Previously, we offered five classic poems for boyfriends, aware of the difficulties in trying to pick poems ‘for’ a particular gender over another. Here, we’ve been guided by literary tradition as much as anything: what have (mostly male) poets tended to write about, or for, their female beloveds? What have the great poets throughout history written about their girlfriends? Here are five poems which, we believe, are ideal for reading to a girlfriend to express all those feelings which are often so hard to put into words oneself: to remind them how beautiful they are, or how much we value them, or how much they are loved.
William Shakespeare, Sonnet 29. We could have gone for the obvious one here – Sonnet 18, ‘Shall I compare thee to a summer’s day?’ is a popular poem, especially for men keen to woo their girlfriends by paying homage to their beloved’s beauty – but we think this poem, about cursing your lot only to recall that you have the love of that special someone, speaks more immediately to most people’s experience of being in love and the love of a good woman. How often do we count our blessings and remember that, among those blessings, we can say we are loved?
Lord Byron, ‘She Walks in Beauty’. Perhaps Byron’s best-loved and most widely anthologised lyric poem, ‘She Walks in Beauty’ is quoted in Dead Poets Society as an attempt to seduce a young woman, and it epitomises the Romantic poem idolising (and idealising) a woman’s beauty, as the first lines make clear: ‘She walks in beauty, like the night / Of cloudless climes and starry skies; / And all that’s best of dark and bright / Meet in her aspect and her eyes …’ Whilst we’re not sure how many women have been wooed by the poem, we’d say it’s one of the best poems to read to a girlfriend when wanting to remind her how beautiful you find her, and can’t find the words.
Alfred, Lord Tennyson, ‘Now Sleeps the Crimson Petal’. This short fourteen-line song from Tennyson’s long narrative poem or ‘medley’, The Princess, is a version of the Persial ghazal form. Here, Tennyson offers a sensual, even erotic love poem whose ‘fire-fly’ evokes the burning passion of the speaker, while the reference to Danaë suggests sexual union through its reference to Zeus’s coupling with Danaë, with the Greek god disguised as a shower of gold. This poem didn’t make our pick of the best seduction poems, but it could easily have been included on that list.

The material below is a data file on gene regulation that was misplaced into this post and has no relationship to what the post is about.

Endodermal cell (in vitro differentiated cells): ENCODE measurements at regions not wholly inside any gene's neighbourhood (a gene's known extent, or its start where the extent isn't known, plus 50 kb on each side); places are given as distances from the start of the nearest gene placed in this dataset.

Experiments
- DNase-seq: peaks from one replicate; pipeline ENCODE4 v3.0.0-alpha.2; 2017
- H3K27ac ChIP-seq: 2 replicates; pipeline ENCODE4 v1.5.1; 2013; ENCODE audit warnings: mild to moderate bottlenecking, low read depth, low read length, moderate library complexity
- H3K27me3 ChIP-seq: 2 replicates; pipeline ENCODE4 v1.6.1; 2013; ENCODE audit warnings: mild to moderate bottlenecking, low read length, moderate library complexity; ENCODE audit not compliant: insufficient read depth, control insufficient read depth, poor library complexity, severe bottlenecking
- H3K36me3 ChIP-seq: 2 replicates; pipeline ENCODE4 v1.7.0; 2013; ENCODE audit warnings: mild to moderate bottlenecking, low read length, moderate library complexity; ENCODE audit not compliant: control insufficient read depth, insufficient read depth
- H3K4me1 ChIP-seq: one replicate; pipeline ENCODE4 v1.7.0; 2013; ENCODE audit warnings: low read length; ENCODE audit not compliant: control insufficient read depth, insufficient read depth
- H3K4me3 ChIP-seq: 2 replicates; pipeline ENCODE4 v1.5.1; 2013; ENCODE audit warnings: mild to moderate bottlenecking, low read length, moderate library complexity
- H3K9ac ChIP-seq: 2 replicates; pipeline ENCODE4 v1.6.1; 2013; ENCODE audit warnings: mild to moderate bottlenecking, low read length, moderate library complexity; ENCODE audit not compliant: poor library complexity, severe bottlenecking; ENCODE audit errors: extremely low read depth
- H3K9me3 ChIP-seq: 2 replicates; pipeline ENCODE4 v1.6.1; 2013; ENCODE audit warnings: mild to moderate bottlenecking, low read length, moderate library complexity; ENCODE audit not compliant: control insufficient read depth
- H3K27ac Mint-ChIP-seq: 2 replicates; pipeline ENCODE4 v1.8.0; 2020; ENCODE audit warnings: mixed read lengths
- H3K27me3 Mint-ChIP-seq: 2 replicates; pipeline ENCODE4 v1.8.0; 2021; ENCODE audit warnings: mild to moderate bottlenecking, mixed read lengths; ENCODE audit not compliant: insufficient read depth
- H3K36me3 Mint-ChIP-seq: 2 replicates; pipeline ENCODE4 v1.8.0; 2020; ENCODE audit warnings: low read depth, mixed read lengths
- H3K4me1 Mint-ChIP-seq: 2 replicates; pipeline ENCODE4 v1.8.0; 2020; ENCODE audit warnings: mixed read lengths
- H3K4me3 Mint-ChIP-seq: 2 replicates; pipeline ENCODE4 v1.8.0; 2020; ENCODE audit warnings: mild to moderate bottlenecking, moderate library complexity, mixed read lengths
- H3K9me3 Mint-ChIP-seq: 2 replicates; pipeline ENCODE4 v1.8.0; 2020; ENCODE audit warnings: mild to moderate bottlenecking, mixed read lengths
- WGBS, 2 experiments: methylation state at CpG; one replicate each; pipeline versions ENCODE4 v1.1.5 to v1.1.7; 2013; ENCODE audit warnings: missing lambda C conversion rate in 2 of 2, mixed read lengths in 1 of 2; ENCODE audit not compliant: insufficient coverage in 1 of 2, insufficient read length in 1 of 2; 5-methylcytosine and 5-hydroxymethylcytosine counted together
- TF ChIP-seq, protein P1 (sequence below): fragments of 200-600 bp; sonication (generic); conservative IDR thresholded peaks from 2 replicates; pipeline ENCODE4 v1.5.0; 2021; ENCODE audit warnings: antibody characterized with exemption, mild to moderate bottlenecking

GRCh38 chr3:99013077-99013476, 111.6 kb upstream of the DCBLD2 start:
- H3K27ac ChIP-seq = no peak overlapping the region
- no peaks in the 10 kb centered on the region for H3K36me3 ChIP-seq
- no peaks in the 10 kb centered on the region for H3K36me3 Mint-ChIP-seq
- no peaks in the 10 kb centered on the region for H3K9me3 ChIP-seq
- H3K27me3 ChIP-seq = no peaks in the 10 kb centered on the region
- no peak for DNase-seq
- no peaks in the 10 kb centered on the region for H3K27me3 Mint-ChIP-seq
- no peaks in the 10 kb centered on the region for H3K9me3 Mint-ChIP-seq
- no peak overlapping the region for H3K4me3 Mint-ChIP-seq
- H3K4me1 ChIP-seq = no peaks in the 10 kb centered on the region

W. B. Yeats, ‘He Wishes for the Cloths of Heaven’. If the previous two poems have been more focused on beauty and desire than the deeper love felt for the girl in question, this Yeats poem returns us to a more spiritual and intellectual plane. The gist of this poem, one of Yeats’s most popular poems, is straightforward: if I were a rich man, I’d give you the world and all its treasures. If I were a god, I could take the heavenly sky and make a blanket out of it for you. But I’m only a poor man, and obviously the idea of making the sky into a blanket is silly and out of the question, so all I have of any worth are my dreams. And dreams are delicate and vulnerable – hence ‘Tread softly’. This is one of the finest very short love poems written by a man for a woman, and perfect for those tender moments between boyfriend and girlfriend.
E. E. Cummings, ‘i carry your heart with me(i carry it in’. Cummings (or perhaps we should write ‘cummings’, as the poet styled himself) was one of the greatest love poets of the twentieth century, who also had one of the most distinctive styles. In this tender poem, the idiosyncratic American poet offers a tribute to his loved one, saying he carries her heart with him and is never without it. What better poem to send, or even recite to, a beloved girlfriend than this?